United Kingdom - Passport & Nationality - NEW - British Citizenship by Discretion (CBR post 1982 - Mother illegitimate) Sib
The UK Government entered into a treaty with the United Nations some years ago to enshrine equal rights for women. Included in the Treaty is the right for their children (and potentially, their grandchildren) to acquire her citizenship by descent on the same terms as if such a right had come down the paternal side of the family. While the UK has passed legislation to allow such claims, the Home Office has interpreted this legislation in relation to making claims to British Nationality by descent to be effective only for those born in the first generation. The existing stance of the UK Government therefore did not fully address gender discrimination in relation to citizenship applications.
It was only in 1983 that the issue of gender discrimination in British nationality law was addressed for the first time. However, there remained many areas in the law that were not taken into account, and several further changes have been made in the years since 1983 to remedy these. But the complexities of the old laws, and the legacy of the British colonial empire, meant that instances of unfairness still remain today.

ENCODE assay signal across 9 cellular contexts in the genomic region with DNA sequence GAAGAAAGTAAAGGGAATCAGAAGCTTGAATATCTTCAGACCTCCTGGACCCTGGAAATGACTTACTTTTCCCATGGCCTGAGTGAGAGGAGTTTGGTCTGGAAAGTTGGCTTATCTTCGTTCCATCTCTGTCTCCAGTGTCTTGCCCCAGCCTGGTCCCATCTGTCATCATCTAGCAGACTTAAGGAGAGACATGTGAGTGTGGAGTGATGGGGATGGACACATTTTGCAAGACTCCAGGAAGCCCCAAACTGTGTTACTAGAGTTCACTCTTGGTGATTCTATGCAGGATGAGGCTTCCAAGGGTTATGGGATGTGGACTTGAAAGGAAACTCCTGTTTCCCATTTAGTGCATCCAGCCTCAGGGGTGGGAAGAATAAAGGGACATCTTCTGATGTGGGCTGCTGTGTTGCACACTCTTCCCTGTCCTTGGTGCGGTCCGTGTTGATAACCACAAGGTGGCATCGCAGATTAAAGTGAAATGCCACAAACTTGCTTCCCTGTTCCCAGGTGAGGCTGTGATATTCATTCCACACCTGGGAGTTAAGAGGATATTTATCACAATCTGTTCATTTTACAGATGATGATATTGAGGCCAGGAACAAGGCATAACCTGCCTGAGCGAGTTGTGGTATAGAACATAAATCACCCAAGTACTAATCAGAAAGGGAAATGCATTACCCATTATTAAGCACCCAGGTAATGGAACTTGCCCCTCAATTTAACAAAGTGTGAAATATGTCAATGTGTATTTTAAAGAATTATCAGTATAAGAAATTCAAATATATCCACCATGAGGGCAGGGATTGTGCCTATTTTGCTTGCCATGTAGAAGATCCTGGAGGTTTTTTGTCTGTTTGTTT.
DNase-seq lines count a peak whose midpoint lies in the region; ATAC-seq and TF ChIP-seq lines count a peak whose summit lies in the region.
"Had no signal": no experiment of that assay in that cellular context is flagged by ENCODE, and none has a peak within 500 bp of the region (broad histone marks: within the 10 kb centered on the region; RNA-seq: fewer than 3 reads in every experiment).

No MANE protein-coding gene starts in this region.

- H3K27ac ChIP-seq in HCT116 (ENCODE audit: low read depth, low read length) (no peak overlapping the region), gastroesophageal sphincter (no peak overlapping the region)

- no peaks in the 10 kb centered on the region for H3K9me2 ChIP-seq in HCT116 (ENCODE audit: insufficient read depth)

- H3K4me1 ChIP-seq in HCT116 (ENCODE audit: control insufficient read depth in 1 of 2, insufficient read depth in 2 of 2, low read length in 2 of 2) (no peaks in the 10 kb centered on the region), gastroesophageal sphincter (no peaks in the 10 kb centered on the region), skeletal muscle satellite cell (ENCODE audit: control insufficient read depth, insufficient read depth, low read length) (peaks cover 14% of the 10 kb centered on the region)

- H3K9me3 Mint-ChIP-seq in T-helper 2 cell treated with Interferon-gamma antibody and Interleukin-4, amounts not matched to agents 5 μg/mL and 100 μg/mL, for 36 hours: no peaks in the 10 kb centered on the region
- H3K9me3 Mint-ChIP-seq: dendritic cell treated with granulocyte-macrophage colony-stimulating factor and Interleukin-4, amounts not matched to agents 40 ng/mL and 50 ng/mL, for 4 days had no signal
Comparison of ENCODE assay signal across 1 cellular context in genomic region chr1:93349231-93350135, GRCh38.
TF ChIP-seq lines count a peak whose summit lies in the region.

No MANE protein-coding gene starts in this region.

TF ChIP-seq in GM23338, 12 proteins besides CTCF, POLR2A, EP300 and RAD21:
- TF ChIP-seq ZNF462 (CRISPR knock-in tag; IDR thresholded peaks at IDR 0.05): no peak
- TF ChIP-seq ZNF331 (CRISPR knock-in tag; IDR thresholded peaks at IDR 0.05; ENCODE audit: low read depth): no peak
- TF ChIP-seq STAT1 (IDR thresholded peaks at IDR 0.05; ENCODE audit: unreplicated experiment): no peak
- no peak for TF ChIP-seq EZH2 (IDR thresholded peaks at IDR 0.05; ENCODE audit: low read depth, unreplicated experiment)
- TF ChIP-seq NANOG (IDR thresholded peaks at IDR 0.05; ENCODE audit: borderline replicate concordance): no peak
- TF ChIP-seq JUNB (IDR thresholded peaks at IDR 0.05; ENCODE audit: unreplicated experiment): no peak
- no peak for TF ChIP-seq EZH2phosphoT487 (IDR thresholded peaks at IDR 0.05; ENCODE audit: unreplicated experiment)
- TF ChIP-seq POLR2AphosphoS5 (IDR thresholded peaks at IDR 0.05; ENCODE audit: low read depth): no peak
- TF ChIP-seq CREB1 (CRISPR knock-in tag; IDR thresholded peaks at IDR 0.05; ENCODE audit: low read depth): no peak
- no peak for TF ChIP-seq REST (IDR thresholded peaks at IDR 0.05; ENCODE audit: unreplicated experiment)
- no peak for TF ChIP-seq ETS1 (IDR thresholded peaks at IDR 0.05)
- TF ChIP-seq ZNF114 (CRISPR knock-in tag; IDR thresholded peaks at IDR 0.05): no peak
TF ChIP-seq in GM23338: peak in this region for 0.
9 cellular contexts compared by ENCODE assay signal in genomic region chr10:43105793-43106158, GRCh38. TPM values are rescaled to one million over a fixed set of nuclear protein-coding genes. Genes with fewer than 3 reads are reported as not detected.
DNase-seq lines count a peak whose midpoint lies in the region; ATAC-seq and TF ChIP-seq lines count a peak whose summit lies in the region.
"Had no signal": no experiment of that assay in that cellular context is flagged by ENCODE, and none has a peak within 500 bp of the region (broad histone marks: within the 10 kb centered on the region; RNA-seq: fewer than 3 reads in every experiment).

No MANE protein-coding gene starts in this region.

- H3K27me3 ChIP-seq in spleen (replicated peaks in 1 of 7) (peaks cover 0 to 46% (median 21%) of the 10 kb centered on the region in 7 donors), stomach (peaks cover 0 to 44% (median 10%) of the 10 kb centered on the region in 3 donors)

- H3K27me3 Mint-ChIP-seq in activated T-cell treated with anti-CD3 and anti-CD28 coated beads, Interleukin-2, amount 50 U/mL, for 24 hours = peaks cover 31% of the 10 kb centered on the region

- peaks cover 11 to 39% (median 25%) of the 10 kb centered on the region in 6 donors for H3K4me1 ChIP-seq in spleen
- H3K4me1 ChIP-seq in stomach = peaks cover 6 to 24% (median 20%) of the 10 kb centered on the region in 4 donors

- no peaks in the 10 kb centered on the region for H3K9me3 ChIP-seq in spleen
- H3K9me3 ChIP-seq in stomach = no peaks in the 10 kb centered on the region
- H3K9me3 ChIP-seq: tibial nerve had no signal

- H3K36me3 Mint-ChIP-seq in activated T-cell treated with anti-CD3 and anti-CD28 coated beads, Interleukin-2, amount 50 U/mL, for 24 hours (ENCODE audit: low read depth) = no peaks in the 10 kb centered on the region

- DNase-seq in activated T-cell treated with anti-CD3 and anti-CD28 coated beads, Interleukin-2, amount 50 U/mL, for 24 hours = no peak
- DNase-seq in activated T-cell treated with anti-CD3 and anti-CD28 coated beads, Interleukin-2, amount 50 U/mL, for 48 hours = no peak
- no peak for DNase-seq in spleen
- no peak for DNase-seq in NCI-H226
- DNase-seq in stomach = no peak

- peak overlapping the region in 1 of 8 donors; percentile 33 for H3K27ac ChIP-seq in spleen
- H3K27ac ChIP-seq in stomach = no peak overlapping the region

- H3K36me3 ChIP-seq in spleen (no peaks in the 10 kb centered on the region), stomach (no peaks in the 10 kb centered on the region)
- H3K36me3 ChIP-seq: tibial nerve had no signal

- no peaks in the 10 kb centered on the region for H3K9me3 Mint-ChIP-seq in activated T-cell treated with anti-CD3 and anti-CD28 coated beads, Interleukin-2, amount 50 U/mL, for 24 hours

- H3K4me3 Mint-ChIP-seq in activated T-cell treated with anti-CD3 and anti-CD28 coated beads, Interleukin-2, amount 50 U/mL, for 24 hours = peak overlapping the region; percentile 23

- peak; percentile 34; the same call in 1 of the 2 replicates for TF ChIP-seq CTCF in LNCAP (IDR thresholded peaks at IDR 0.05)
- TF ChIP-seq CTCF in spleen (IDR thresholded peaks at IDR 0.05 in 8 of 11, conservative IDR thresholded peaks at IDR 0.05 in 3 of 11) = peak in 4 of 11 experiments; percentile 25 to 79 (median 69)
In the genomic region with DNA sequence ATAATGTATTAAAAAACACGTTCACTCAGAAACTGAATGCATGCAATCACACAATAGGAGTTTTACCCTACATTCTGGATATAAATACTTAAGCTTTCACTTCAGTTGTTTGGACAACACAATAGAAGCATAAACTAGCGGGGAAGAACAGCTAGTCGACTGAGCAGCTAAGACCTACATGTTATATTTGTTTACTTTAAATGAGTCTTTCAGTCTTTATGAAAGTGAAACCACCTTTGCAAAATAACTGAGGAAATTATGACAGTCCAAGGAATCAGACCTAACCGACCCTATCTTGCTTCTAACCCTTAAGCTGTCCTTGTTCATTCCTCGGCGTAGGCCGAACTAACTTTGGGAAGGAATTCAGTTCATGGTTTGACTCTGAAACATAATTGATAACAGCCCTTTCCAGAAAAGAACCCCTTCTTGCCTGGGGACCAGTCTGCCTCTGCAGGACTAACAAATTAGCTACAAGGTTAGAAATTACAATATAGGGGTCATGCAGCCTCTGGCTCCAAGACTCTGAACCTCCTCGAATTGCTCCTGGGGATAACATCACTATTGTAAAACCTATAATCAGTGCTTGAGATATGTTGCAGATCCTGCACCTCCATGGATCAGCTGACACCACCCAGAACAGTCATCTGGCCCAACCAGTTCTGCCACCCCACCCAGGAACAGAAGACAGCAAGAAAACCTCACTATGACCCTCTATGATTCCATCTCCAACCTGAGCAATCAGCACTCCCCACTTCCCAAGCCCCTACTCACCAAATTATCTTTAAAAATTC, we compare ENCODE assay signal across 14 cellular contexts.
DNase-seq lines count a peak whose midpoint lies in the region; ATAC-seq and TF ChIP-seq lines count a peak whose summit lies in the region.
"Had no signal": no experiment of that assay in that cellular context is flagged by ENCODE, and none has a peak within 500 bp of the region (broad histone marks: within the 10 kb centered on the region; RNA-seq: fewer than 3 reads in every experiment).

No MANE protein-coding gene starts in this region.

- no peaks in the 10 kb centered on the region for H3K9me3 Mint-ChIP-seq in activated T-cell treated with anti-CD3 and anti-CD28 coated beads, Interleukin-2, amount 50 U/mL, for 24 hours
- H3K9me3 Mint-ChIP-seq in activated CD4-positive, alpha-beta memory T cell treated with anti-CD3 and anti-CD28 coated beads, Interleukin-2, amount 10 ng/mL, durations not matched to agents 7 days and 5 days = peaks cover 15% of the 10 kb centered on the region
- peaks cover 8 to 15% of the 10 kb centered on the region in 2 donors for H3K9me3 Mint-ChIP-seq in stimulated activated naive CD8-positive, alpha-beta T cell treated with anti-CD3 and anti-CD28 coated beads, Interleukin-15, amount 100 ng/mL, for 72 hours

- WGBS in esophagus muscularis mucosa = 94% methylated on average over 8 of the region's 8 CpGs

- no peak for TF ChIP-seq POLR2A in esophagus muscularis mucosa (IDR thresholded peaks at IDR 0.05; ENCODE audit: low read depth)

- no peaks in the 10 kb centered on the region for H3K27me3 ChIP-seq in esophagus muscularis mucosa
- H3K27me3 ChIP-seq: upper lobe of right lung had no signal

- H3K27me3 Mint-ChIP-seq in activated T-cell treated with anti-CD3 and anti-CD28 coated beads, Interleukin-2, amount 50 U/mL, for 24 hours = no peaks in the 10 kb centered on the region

Philip Gamble, founder and our Senior Partner and widely regarded as the world's leading British nationality expert on the subject, made representations to the Parliamentary sub-committee that looked into this issue. The new legislation appears to properly address the unfairness of the older law. Accordingly, it should be possible to lodge an application if one can demonstrate that - had it not been for gender discrimination in the old law - an applicant would (or could) have British nationality in the modern day. Based on your family tree, it appears that such an application would be successful. While the theory is complex, this solution broadly requires the following:
- Applicant born in a qualifying country;
- Applicant born between 1 January 1983 and 31 December 1987;
- Applicant's mother was (or could have been) a British citizen because one of her parents was born in the UK; AND
- Applicant's parents were not married at the time when the applicant was born.
PLEASE NOTE: If such an applicant has any children under the age of 18, then these children could be registered as British citizens.